6 Things School Loans Should Never Be Spent On
School loans are often spoken of as the Boogeyman by college students and media trying to agitate college students into hopelessness. And while the cost of education is going up at a rate that exceeds its earnings potential, the reason most loans get as bad as they do is mismanagement.
Students find themselves using the money in ways they probably shouldn’t. Part of that comes from how they plan for school.
They borrow too much money during their undergraduate years. They pick majors that don’t have enough demand to them for a sustainable income. And then, they make six spending mistakes, which we’re about to discuss here.
If you catch yourself doing any of these things, stop at once. It’s not worth the long-term debt that it’ll put you in. Let’s get started.
The first thing you should never do with your school loans is use them for investment purposes. We know the word “investment” sounds nice. And you should invest your leftover, earned money in something that’ll pay a higher interest rate than a bank. But here’s the problem.
In order for an investment to be worth it, it’s going to have to produce enough percentage-return that it covers the interest that’s accruing on the loan you’re using. What good is it to invest anything at a rate of return of 5 percent per year when you’re just going to have to pay 7 percent on those school loans once you’re out?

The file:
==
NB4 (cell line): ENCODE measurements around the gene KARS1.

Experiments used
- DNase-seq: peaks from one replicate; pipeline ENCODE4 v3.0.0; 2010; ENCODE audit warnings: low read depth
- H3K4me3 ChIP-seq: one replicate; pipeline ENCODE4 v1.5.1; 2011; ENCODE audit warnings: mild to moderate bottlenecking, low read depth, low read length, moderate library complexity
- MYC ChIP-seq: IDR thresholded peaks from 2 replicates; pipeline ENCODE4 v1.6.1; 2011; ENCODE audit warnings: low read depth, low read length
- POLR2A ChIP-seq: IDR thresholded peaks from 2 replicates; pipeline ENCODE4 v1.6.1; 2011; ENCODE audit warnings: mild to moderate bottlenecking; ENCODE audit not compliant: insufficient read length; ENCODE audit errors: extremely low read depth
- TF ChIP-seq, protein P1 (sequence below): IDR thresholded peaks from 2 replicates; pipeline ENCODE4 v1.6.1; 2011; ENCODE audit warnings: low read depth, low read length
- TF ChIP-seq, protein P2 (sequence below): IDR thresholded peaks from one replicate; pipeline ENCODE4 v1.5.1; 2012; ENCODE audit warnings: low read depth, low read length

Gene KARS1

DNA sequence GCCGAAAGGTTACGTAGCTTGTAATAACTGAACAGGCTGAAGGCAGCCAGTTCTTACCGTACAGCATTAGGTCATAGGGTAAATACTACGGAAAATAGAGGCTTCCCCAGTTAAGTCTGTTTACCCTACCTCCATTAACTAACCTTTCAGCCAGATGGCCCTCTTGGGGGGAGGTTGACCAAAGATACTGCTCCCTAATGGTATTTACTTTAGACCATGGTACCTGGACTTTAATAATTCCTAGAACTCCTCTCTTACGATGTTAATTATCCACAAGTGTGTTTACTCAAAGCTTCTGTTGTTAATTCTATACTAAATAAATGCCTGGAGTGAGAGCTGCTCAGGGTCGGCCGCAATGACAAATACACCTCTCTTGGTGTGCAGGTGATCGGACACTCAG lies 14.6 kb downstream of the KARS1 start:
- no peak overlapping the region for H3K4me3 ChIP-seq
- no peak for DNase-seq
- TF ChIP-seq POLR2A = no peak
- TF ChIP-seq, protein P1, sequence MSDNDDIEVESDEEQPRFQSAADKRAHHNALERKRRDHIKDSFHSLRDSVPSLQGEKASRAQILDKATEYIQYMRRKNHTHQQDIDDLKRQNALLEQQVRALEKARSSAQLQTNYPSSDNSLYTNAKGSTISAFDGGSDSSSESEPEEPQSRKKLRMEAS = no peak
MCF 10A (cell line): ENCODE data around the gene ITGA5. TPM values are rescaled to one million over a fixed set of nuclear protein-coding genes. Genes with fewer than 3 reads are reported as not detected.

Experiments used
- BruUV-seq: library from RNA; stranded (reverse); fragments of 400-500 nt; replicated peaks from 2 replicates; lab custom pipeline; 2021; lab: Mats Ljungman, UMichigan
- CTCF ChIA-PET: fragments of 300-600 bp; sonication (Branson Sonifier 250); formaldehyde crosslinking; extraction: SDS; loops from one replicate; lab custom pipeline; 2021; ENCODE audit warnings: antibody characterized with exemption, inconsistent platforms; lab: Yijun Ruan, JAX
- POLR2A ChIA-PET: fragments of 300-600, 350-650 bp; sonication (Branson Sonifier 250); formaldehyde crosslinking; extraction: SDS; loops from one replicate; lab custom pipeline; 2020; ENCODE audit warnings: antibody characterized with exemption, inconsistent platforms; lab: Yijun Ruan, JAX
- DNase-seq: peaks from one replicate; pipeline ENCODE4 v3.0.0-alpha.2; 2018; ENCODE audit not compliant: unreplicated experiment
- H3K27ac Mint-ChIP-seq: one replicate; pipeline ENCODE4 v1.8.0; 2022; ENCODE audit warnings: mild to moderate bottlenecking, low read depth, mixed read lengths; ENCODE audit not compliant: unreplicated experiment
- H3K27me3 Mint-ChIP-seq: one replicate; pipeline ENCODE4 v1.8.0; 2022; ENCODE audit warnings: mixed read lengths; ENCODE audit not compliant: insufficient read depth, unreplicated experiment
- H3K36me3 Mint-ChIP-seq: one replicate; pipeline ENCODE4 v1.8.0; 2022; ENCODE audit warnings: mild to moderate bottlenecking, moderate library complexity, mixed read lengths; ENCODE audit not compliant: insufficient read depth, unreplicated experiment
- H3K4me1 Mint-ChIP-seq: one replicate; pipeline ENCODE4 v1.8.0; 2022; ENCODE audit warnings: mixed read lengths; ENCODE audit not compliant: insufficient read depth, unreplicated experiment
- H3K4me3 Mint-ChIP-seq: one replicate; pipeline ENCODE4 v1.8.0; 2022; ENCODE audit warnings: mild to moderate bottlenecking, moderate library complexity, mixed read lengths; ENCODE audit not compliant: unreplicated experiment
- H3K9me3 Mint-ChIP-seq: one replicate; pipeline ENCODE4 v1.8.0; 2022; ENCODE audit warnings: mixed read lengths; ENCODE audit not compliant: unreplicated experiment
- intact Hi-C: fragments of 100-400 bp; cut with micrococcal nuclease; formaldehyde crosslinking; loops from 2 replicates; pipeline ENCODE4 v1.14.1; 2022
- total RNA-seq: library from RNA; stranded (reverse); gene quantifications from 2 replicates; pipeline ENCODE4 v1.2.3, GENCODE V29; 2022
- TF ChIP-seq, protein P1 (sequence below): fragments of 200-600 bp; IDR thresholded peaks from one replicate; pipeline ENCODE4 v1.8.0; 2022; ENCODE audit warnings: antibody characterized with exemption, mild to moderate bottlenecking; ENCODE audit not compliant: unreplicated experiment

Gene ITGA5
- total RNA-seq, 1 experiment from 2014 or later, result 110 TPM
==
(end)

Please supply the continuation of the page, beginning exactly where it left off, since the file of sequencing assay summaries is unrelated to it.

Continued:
There’s also the possibility that you could make the wrong investment choice, thus losing the money you’ve borrowed for your education. This leads to borrowing more money and starts a very vicious cycle.
2. Inventory or Startup Costs
Similar to investments, you don’t want to use your school loans on startup costs or inventory for a side business. Either pay for those with “real money” or save the business ventures for another time. There is simply too much risk, with many startups failing within their first year, to roll the dice with your education money.
This violates the number one rule of borrowing money. Do not borrow more than you need. If you’re going to school and using student loans for tuition, books, and room-and-board, it can mount up in a hurry. Throw cable bills into the mix, and the problem gets worse from there.
4. Charitable Donations
It seems crazy we would put this here, but hear us out. Some students will give to their church or other charity with money they’ve borrowed as living income. Big mistake. They’ll also use the cash in their account to help out family members or friends with living expenses. Unfortunately, there are no guarantees of anyone paying you back when you do this. So leave the charity stuff for when you have actual money.
5. Food and Booze
We get it. College is a time when we like to eat out with friends and party-hardy. But those trips to the liquor store or those $10 meals at tipping restaurants can add up in a hurry. Avoid, avoid, avoid.
6. Road Trips
Spring Break is always a college temptation. And it’s fine if you’ve worked hard enough and saved enough money to tackle the travel expenses. But if you’re pulling from an account that has school loan money in it, stay home!
Top 6 Alternative Funding Sources